Saadatian-Elahi, M., Toniolo, P., Ferrari, P., Goudable, J., Akhmedkhanov, A., Zeleniuch-Jacquotte, A., & Riboli, E. (2002). Serum fatty acids and risk of breast cancer in a nested case-control study of the New York University Women's Health Study. Cancer Epidemiology, Biomarkers & Prevention : a Publication of the American Association for Cancer Research, Cosponsored By the American Society of Preventive Oncology, 11(11), 1353-60.
Saadatian-Elahi M, et al. Serum Fatty Acids and Risk of Breast Cancer in a Nested Case-control Study of the New York University Women's Health Study. Cancer Epidemiol Biomarkers Prev. 2002;11(11):1353-60. PubMed PMID: 12433711.
* Article titles in AMA citation format should be in sentence-case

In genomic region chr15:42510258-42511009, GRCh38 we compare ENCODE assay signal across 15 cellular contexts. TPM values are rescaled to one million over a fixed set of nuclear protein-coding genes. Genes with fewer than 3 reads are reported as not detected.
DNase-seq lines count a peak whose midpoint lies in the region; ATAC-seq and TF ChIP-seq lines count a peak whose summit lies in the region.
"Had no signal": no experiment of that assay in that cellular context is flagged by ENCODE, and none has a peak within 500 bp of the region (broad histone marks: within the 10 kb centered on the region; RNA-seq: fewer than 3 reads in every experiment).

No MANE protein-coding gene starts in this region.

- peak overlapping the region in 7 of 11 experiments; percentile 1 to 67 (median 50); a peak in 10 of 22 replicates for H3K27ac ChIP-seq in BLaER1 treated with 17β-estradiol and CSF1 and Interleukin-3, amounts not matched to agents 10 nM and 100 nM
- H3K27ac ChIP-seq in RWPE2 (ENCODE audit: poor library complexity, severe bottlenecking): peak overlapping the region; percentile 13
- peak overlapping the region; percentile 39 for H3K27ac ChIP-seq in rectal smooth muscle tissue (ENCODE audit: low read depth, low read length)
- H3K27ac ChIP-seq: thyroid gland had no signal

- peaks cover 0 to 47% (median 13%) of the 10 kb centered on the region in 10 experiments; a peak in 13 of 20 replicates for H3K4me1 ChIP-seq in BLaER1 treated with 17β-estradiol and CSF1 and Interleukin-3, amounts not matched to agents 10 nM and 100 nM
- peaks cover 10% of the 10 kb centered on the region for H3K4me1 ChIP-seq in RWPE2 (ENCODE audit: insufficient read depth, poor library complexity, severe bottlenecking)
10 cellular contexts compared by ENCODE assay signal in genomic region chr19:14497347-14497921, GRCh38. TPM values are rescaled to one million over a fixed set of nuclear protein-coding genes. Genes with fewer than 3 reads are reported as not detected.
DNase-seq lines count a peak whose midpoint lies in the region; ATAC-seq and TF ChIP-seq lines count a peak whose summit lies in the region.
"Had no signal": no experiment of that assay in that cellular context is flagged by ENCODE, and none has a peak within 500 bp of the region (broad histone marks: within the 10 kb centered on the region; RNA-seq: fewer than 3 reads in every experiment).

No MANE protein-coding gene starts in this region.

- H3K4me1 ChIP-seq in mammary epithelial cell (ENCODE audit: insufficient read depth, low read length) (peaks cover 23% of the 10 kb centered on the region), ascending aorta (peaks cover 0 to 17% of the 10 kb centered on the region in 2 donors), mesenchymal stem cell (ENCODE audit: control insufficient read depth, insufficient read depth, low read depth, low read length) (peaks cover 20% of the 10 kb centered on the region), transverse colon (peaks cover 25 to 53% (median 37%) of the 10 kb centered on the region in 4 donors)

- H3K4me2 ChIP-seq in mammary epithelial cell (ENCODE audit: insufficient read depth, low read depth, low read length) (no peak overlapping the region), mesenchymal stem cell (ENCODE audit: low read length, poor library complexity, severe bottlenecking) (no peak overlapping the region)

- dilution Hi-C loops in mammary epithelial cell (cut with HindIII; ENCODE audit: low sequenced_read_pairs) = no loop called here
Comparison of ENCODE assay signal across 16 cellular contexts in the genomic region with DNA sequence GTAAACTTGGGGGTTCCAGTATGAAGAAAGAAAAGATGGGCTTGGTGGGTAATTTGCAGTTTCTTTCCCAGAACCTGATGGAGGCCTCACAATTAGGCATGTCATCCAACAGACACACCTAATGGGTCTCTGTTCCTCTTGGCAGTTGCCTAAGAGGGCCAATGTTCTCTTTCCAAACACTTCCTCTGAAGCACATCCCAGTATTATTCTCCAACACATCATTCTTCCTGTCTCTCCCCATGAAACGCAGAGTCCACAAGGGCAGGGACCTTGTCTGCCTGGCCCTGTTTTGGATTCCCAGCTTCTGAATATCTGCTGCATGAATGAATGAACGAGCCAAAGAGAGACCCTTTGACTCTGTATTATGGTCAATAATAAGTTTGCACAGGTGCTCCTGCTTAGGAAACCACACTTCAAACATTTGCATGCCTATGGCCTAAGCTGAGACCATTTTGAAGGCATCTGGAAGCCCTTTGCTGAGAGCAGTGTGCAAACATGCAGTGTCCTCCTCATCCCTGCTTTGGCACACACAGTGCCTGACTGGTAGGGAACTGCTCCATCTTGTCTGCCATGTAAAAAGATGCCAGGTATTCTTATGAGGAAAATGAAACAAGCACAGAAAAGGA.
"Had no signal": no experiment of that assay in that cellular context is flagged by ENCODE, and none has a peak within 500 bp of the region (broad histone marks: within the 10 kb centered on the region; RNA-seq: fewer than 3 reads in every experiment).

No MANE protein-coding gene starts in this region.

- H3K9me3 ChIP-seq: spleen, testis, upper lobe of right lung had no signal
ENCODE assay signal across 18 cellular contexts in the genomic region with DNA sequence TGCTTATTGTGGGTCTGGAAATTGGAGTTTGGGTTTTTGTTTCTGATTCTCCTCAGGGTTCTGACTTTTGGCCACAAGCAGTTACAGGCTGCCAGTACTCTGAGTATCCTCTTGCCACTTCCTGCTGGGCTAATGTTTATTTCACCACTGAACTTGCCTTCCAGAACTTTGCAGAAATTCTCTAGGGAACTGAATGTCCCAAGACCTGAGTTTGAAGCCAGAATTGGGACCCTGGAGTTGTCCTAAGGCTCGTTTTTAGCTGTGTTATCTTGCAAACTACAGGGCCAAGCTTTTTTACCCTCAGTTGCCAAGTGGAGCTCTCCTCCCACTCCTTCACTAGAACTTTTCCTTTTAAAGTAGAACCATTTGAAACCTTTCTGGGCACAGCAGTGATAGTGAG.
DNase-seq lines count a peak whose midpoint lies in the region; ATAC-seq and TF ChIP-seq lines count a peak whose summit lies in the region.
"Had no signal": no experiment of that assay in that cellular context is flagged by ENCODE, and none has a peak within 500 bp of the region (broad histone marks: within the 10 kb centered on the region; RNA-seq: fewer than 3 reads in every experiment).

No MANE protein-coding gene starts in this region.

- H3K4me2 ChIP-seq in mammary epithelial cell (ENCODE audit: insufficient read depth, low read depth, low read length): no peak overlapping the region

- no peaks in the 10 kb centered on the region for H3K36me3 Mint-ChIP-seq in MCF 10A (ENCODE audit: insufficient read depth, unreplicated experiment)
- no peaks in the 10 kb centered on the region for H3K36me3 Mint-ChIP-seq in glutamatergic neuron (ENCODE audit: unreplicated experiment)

TY - JOUR T1 - Serum fatty acids and risk of breast cancer in a nested case-control study of the New York University Women's Health Study. AU - Saadatian-Elahi,Mitra, AU - Toniolo,Paolo, AU - Ferrari,Pietro, AU - Goudable,Joëlle, AU - Akhmedkhanov,Arslan, AU - Zeleniuch-Jacquotte,Anne, AU - Riboli,Elio, PY - 2002/11/16/pubmed PY - 2003/3/8/medline PY - 2002/11/16/entrez SP - 1353 EP - 60 JF - Cancer epidemiology, biomarkers & prevention : a publication of the American Association for Cancer Research, cosponsored by the American Society of Preventive Oncology JO - Cancer Epidemiol. Biomarkers Prev. VL - 11 IS - 11 N2 - Migrant and experimental animal studies suggest that differences in breast cancer incidence rates may be related, in part, to intake of dietary fat. The experimental evidence indicates that total fat, saturated, and n-6 polyunsaturated fatty acids (PUFAs) may stimulate both mammary tumor growth and metastasis, whereas n-3 PUFAs may have a tumor-inhibiting effect. Overall, epidemiological studies do not appear to confirm such observations. Within a cohort of women in the New York University Women's Health Study, the fatty acid composition of serum phospholipids was analyzed by gas chromatography among 197 pre- and postmenopausal clinically identified breast cancer subjects and their matched controls. Individual fatty acids in serum phospholipids were expressed as a percentage of total fatty acids. No significant difference was observed in the proportion of saturated fatty acids (SFAs), monounsaturated fatty acids, or n-6 and n-3 PUFAs between cases and controls. After menopause, total SFAs were positively associated with the risk of breast cancer [odds ratio (OR) = 1.96, 95% confidence interval (CI): 0.73-5.25; P = 0.05] after adjustment for potential confounding factors. Myristc acid (C14:0) was suggestive of a small increase in breast cancer risk in premenopausal women (OR = 2.22, 95% CI: 0.78-6.31), whereas palmitic acid (C16:0) showed similar trends in postmenopausal women (OR = 2.57, 95% CI: 0.99-6.61). Overall, total PUFAs (n-6 and n-3) were suggestive of a small protective effect (OR = 0.59, 95% CI: 0.31-1.09). No significant associations were found between other fatty acids and the risk of breast cancer. The study suggested evidence of an association between serum levels of SFAs and the risk of breast cancer in postmenopausal women. Neither individual n-3 fatty acids of marine origin, eicosapentaenoic acid (C20:5 n-3), and docosahexaenoic acid (C22:6 n-3), nor n-6 PUFAs were related to cancer risk in this study. SN - 1055-9965 UR - https://www.unboundmedicine.com/medline/citation/12433711/Serum_fatty_acids_and_risk_of_breast_cancer_in_a_nested_case_control_study_of_the_New_York_University_Women's_Health_Study_ L2 - http://cebp.aacrjournals.org/cgi/pmidlookup?view=long&pmid=12433711 DB - PRIME DP - Unbound Medicine ER -